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These are signalised crossings which allow both pedestrians and cyclists to cross the road. The crossings usually join shared use areas on each side of the crossing which allow both pedestrians and people on bikes to use them. You usually need to push a button to trigger a change in the signals.

Toucan crossings are well established types of crossings although generally mean that there is shared use areas each side (for pedestrians and cyclists). Where room allows, we would prefer separate pedestrian and cycle crossings to reduce potential conflict between people walking and people on bikes.

Where can they be found in Kingston? They are already found in many places in the Borough with new ones recently being installed in a number of locations on the Wheatfield Way route.

Low level cycle signals

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As their name suggests, these are cycle specific signals at a ‘low level’ so they are eye height for most people on bikes. They may be linked to an early release but otherwise may be located on cycle tracks where other vehicles are not permitted.

Where can they be found in Kingston? The first ones in the Borough have been installed installed at the junction of London Road and Queen Elizabeth Road. Others will be installed at other signalled junctions in the Borough as they are upgraded for people on bikes.

Early release (at signals)

These are cycle specific signals at junctions which give cyclists an advance green light. This allows cyclists to get ahead of other vehicles at the junction. There are usually low level cycle signals at junctions with early release.

Early release can help provide a safer passage through a junction for someone on a bike, particularly when they reach the junction when the lights are red. However, if a cyclist reaches the junction when the lights for motor vehicles are already green, then their crossing across the junction isn’t protected. Early release can be combined with other junction improvements such as two stage right turns and cycle segregation on each side of the junction to provide safer cycle journeys.

Where can they be found in Kingston? There isn’t currently a junction with early release in the Borough but it will be installed at the Kingston Hill/Queen’s Road junction. It may also be used on Ewell Road between Surbiton and Tolworth. Early release is also used at many junctions elsewhere in London.

Where can I find out more? See the video from Transport for London below.

Two stage right turn (at signals)

Two stage right turns at junctions allow cyclists to make right turns in two stages. This means that you don’t need to cross a flow of other vehicles and then wait in the centre of a busy junction to turn right. Instead, at approaching the junction,  you should stay left and make the turn in two stages. Firstly, after the green light on entering the junction, you should head for the designated waiting area and reposition yourself for the second move across the junction. When the signal you are now facing turns green, you can then head across the junction completing the second stage of the turn.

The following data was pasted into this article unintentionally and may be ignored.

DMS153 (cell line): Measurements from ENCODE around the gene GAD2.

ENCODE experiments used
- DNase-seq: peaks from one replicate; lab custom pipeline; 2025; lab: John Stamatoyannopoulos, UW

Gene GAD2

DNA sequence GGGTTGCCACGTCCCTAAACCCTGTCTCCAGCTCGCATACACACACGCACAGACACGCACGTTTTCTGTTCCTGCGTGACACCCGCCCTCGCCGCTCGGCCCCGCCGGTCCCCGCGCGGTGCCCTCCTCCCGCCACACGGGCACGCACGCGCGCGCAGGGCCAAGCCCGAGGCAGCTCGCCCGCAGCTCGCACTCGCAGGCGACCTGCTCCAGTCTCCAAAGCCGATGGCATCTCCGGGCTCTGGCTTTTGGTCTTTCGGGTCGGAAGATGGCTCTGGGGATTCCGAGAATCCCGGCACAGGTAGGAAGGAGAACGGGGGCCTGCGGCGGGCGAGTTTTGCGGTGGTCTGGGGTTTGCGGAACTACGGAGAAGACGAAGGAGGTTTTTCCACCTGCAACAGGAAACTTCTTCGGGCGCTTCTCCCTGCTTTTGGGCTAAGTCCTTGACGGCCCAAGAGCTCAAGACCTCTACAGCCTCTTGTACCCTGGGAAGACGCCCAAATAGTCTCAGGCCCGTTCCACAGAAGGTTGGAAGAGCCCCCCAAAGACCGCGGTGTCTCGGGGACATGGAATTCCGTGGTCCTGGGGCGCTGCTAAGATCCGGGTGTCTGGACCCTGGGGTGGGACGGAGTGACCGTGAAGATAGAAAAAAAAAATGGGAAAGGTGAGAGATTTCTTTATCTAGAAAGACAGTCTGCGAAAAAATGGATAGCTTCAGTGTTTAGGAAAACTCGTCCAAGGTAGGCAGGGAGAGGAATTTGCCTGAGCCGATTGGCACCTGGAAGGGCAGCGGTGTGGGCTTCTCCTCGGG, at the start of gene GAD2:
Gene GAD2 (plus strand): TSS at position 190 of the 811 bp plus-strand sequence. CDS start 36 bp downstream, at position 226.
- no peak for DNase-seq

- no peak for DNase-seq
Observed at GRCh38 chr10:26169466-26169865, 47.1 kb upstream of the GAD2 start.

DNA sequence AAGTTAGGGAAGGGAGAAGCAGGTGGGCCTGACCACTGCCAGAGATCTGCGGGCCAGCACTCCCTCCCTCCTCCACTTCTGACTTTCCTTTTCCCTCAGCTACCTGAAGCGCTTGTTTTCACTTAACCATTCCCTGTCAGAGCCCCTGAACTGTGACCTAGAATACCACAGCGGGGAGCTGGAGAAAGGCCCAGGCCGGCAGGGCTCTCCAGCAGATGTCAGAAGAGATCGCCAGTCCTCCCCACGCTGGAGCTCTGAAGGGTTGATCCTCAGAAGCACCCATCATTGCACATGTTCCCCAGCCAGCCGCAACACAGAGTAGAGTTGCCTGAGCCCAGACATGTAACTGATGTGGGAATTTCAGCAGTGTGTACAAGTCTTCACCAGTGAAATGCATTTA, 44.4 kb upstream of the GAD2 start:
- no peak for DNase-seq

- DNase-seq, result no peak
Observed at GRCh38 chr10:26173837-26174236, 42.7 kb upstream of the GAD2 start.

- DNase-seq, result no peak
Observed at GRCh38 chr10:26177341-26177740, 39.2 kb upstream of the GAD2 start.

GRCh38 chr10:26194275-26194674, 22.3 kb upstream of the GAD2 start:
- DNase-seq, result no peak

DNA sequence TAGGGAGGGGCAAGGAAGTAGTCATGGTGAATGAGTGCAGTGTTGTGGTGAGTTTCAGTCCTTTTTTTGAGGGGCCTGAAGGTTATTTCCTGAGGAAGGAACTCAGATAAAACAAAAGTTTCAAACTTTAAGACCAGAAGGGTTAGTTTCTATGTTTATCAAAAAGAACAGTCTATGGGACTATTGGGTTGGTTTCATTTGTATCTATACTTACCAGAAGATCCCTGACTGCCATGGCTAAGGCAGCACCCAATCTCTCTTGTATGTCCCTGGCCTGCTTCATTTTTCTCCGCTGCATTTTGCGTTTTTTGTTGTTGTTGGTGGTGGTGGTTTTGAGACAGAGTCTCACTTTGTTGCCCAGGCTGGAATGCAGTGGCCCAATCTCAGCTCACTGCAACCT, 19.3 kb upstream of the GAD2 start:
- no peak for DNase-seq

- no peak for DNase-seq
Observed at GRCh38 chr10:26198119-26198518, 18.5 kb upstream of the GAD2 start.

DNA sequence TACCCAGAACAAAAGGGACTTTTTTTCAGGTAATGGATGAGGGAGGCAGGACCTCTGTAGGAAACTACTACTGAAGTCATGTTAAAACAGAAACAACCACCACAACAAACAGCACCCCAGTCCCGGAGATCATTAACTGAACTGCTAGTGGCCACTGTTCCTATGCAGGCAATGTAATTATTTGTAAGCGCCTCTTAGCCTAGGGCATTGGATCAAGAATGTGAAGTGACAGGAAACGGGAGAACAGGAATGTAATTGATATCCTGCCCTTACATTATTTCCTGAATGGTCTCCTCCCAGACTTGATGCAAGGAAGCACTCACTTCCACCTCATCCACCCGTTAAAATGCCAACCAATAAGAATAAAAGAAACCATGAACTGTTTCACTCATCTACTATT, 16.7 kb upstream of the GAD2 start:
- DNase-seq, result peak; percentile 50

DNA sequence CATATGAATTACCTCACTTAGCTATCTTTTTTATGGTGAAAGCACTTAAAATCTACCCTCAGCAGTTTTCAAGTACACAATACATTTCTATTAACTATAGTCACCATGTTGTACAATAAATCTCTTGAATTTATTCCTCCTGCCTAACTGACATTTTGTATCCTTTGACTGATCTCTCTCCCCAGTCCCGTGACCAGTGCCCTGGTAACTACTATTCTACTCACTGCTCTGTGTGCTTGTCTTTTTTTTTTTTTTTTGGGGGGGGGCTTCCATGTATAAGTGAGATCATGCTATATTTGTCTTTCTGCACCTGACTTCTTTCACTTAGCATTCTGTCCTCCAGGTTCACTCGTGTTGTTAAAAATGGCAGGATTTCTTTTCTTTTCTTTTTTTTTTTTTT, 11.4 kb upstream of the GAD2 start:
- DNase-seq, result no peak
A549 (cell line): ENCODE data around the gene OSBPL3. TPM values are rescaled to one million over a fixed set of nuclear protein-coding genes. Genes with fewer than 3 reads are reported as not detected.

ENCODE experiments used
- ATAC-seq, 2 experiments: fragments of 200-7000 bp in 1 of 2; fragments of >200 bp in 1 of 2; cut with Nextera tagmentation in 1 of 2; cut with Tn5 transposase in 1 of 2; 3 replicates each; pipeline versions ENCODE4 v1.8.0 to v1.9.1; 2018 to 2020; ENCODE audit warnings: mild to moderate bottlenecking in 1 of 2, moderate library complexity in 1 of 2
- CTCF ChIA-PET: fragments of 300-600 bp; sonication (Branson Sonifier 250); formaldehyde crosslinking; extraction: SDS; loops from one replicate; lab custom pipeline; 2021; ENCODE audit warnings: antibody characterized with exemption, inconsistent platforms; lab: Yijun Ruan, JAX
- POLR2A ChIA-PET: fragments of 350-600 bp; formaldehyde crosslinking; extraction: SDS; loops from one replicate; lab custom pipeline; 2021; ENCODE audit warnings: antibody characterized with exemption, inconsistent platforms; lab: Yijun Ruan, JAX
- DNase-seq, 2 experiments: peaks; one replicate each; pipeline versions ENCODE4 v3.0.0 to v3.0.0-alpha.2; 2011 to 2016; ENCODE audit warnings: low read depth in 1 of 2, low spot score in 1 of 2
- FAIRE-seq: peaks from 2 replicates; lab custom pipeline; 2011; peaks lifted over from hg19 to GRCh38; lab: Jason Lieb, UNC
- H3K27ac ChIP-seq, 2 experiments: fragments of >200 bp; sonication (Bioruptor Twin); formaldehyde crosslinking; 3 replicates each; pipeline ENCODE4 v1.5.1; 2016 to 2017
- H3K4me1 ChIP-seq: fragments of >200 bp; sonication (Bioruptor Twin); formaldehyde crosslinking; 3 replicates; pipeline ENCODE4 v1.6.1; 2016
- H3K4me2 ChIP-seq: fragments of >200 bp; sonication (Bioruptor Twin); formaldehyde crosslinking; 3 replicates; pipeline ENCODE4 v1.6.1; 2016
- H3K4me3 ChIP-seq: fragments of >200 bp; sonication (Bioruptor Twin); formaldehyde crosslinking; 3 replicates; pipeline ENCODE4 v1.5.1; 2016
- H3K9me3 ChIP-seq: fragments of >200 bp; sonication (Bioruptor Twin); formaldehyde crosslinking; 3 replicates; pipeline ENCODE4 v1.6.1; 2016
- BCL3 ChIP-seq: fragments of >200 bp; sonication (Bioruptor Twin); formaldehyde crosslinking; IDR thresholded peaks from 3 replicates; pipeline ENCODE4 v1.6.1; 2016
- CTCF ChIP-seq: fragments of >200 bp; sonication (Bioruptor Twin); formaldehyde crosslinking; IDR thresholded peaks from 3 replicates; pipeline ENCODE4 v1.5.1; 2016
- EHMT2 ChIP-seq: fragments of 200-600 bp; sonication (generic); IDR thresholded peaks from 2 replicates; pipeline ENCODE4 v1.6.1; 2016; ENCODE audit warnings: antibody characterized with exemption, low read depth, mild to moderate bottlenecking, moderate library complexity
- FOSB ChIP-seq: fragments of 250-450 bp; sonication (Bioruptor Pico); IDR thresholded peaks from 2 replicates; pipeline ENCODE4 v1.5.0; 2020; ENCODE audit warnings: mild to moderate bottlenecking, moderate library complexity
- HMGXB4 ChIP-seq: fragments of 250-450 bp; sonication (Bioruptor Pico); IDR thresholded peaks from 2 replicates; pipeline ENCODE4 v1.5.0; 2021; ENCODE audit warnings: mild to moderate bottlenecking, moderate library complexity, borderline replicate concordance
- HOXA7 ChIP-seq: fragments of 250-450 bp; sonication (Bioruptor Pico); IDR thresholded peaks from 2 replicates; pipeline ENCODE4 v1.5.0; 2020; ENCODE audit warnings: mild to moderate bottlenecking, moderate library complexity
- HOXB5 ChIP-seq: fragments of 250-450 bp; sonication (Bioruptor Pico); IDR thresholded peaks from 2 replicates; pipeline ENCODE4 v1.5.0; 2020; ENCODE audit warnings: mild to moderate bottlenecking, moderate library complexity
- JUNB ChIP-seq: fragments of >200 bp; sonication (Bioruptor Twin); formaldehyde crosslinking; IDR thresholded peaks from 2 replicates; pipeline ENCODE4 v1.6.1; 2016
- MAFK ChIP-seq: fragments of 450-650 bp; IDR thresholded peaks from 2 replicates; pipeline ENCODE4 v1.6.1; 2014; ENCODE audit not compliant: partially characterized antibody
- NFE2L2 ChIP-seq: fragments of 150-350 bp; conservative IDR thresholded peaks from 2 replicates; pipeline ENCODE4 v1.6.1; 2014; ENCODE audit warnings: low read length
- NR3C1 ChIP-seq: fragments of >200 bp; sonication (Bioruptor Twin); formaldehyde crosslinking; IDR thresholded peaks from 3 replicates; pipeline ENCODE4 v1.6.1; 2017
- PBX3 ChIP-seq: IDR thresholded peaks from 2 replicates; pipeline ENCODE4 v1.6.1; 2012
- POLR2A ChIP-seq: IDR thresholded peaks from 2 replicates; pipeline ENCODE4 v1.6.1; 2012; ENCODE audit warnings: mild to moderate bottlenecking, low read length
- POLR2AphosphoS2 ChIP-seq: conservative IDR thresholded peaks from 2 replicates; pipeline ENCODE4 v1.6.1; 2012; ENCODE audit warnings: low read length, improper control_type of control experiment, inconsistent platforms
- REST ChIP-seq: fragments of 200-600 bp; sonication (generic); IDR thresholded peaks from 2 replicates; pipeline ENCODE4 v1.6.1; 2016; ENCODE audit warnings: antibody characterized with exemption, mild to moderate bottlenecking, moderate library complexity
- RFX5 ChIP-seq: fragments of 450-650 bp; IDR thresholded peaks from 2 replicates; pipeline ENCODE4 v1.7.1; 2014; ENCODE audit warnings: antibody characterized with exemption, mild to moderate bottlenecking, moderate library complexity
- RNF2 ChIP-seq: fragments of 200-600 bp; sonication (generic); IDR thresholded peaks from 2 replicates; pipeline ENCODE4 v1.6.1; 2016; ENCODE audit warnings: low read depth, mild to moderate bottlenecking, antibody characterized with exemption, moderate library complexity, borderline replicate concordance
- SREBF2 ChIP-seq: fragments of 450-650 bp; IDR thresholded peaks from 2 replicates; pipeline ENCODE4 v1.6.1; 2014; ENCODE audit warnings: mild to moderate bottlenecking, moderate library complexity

Two stage right turns mean that someone on a bike has to take an indirect, two stage journey when crossing the junction and therefore may not be the right approach in all circumstances. However, a two stage right turn can be a relatively easy upgrade to a junction to provide safer right turns for cyclists.

Where can they be found in Kingston? There isn’t currently a junction with a two stage right turn in the Borough but one will be installed at the Kingston Hill/Queen’s Road junction. There are also many two stage right turns elsewhere in London. There is always a blue sign ahead of the junction where a two stage right turn is in operation.

Where can I find out more? See the video from Transport for London below.

Continuous crossings

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Continuous crossings are being installed at less busy junctions and give pedestrians and cyclists priority over turning motor vehicles. The best continuous crossings have the pavement and any cycle track continuing uninterrupted across the side road. Motor vehicles should give way to any pedestrian and cyclist using the pavement or cycle track. Tactile paving may also still be installed on the pavement to indicate to visually impaired people that they are crossing a side road.

Although continuous crossings are very common in Europe there have not been very many installed in the UK so far. As such, their design can vary as UK highway designers learn what works best.

The key to successful continuous crossings is the detail of the design. When looking at a continuous crossing, it should be clear that the footway and cycle track continue across the junction unimpeded. This should then indicate to other road users that pedestrians and people on bikes have right of way. Putting in place steep ramps before and after the continuous crossings for motor vechicles and reducing the width of the junction mouth can also help reduce vehicle speeds.

Where can they be found in Kingston? There are different types of continuous crossings being installed on a number of routes in Kingston. A continuous footway crossing can be found at the junction of Weston Park and Wheatfield Way and they are also being installed on Penrhyn Road in a number of locations. There are also likely to feature on future Mini Holland routes including Ewell Road.

Bus boarders